Anti-Climax: After chasing David and Elise throughout New York (eventually having them cornered by Thompson), the Chairman decides to let them have free will and let them go without a fuss, all without even showing his face.
Artistic License - History: It is referred to on a couple of occasions that David Norris is the youngest person elected to Congress at the age of 24. According to the most basic research, there have been three others (Jesse Wharton of Tennessee, William Rufus deVane King of North Carolina, and David W. Dickinson of Tennessee) who have been elected at the age of 24. While that is not conclusive territory for this trope (he might have been 24 years and 8 months, where as those three were 24 years and more than 8 months or the like), one must take into account William C.C. Claiborne, the second U.S. Representative from Tennessee (after Andrew Jackson), who, according to some reliable sources, was as young as 22 years of age when he was elected and sworn in as a member of the House.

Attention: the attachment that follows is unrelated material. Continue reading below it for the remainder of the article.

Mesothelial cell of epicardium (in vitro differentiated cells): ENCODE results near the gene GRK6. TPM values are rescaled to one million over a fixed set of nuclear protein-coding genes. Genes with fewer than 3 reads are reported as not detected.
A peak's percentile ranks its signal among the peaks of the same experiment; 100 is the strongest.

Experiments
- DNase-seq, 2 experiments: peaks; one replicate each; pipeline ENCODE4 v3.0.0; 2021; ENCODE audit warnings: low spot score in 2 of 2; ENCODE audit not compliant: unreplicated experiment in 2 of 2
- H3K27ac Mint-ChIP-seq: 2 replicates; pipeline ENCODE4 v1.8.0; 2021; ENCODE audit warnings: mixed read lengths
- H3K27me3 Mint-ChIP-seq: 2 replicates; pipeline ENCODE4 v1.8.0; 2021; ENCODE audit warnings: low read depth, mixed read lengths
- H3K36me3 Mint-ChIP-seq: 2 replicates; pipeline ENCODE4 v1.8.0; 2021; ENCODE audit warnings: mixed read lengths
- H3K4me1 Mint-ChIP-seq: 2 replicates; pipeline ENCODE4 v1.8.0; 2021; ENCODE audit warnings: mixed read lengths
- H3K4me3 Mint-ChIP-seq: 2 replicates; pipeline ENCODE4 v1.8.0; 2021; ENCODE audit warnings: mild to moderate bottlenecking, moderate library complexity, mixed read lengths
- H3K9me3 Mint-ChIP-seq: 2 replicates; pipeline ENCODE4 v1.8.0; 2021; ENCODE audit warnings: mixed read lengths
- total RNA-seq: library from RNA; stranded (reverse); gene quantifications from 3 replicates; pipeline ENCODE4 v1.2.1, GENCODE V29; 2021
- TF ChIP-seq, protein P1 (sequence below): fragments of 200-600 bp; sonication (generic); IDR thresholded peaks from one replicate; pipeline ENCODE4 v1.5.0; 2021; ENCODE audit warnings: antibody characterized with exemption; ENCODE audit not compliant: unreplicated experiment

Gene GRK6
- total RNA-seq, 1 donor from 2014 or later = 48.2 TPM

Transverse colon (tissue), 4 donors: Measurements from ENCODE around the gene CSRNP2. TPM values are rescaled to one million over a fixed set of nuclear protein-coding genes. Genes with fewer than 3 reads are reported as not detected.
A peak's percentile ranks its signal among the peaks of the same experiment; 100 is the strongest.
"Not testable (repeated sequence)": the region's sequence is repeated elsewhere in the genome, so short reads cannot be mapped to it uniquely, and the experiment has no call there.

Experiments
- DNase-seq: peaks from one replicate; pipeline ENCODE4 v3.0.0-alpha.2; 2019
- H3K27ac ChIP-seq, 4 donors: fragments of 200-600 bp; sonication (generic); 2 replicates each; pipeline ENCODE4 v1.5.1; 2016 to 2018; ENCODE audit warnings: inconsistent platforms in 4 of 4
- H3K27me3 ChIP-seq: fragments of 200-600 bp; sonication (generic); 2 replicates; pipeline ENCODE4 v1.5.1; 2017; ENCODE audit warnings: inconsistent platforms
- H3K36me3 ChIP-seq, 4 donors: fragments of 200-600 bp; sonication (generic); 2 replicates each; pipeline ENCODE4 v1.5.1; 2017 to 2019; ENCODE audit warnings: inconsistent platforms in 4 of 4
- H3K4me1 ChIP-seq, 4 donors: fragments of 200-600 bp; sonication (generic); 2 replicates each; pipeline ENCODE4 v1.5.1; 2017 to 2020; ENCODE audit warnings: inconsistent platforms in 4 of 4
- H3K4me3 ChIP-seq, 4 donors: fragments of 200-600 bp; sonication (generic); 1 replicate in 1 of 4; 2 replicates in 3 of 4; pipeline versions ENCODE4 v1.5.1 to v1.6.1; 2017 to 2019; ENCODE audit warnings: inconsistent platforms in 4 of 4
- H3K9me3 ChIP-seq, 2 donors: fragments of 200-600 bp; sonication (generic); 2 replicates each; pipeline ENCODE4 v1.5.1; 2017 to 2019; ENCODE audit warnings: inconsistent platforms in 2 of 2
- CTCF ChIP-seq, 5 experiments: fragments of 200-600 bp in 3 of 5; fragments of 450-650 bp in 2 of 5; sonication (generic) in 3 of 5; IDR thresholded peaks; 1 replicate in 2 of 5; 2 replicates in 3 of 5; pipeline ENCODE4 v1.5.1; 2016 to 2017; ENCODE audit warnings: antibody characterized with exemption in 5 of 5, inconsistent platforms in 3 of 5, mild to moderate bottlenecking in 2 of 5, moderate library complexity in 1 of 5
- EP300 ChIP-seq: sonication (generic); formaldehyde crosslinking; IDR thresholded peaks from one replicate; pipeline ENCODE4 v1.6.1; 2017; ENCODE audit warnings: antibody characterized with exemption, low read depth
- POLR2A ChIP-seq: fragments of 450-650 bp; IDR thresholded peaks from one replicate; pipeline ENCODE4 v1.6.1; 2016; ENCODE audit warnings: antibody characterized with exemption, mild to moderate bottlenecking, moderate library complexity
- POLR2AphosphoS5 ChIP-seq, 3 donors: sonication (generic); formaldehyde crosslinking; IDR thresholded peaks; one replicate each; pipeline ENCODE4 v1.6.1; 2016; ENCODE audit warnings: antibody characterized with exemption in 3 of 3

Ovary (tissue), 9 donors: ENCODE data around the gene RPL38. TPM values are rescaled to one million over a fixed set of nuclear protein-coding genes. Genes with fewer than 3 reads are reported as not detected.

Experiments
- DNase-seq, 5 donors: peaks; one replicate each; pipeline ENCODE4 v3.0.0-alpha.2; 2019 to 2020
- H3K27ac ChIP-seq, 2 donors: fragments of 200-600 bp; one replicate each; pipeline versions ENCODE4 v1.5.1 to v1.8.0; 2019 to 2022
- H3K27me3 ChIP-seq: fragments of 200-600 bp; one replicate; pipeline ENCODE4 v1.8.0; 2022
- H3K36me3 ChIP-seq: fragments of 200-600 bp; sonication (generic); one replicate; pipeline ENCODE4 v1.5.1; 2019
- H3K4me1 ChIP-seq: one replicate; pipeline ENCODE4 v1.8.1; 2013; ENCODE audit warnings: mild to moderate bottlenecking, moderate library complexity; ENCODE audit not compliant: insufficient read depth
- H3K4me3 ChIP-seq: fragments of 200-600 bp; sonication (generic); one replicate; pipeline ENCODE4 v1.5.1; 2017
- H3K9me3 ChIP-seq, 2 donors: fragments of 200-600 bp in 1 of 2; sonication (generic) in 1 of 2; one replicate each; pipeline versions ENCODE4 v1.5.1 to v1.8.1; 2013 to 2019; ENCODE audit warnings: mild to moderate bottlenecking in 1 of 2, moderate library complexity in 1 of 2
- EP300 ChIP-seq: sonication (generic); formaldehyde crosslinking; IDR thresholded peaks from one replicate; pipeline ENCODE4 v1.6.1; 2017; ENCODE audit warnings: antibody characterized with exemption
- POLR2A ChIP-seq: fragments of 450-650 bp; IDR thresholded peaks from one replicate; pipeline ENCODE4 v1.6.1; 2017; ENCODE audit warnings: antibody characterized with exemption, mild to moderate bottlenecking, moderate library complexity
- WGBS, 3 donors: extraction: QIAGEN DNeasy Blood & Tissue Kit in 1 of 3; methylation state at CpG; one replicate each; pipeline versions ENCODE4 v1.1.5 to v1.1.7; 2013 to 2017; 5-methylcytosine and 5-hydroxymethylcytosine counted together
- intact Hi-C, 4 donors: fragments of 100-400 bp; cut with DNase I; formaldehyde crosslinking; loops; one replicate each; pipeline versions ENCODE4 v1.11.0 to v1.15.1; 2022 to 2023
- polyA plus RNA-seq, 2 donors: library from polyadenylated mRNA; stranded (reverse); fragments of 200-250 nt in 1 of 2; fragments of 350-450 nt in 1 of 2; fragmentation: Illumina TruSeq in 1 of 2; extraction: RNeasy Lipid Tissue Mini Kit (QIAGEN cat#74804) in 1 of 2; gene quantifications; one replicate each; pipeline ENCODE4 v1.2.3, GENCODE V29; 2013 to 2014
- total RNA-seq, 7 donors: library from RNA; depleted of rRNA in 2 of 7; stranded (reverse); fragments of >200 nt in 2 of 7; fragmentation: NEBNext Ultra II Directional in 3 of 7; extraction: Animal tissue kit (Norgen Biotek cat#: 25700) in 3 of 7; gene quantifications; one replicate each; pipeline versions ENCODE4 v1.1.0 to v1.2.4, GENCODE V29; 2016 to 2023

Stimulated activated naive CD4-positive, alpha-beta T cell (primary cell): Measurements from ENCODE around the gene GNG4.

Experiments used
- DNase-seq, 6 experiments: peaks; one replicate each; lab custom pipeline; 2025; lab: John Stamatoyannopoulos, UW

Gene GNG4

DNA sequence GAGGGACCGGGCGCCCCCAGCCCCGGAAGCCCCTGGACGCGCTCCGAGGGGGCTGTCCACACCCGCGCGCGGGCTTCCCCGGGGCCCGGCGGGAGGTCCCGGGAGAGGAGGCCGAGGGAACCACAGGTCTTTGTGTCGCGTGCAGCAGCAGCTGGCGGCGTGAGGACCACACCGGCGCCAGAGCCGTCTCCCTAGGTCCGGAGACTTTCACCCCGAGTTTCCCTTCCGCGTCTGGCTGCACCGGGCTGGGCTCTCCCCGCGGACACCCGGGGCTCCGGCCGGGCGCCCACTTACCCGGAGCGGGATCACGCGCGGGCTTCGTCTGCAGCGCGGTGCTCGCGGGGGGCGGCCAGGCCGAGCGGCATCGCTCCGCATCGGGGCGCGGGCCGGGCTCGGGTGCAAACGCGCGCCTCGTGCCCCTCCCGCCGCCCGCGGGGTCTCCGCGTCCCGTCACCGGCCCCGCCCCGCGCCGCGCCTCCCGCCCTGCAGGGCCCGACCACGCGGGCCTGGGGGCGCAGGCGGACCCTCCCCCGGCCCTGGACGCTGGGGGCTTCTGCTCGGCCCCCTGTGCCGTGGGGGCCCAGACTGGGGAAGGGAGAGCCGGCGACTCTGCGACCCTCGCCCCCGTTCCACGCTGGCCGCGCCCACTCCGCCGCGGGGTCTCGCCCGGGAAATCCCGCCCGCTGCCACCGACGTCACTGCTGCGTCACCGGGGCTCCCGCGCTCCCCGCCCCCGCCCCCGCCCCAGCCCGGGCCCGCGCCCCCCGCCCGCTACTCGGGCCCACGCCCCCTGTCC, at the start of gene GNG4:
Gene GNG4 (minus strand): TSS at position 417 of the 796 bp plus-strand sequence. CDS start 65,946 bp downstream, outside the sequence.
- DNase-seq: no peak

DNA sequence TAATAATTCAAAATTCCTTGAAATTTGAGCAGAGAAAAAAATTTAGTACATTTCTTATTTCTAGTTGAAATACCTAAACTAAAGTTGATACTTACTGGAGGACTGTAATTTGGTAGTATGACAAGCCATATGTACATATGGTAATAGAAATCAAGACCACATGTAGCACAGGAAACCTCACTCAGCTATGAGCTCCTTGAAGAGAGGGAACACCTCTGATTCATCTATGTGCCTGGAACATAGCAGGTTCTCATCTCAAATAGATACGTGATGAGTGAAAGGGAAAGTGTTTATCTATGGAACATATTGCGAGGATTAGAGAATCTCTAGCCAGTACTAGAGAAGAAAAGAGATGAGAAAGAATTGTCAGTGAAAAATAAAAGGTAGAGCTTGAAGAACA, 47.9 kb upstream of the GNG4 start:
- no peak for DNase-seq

There is also the appearance of some Artistic License in the area of Congressional eligibility, since under Article One of the United States Constitution, anyone under 25 is not eligible to be a member of the House of Representatives. However, it is generally accepted that 24-year-olds can be elected to the House if they will be 25 at the time they are sworn in; today, this means that they need to have a November or December birthday, or be born on New Year's Day or the 2nd of January (this means that he cannot be actually the youngest member).note If you're wondering how the early-period youngsters were eligible, no fear: back then, the swearing-in of Congress was moved from 4 March to 3 January by the 20th Amendment in 1933. (Incidentally, Joe Biden used this nuance in his first election to the Senate in 1972: he was 29 at the election, but turned 30—the relevant age for the Senate—about two weeks later.)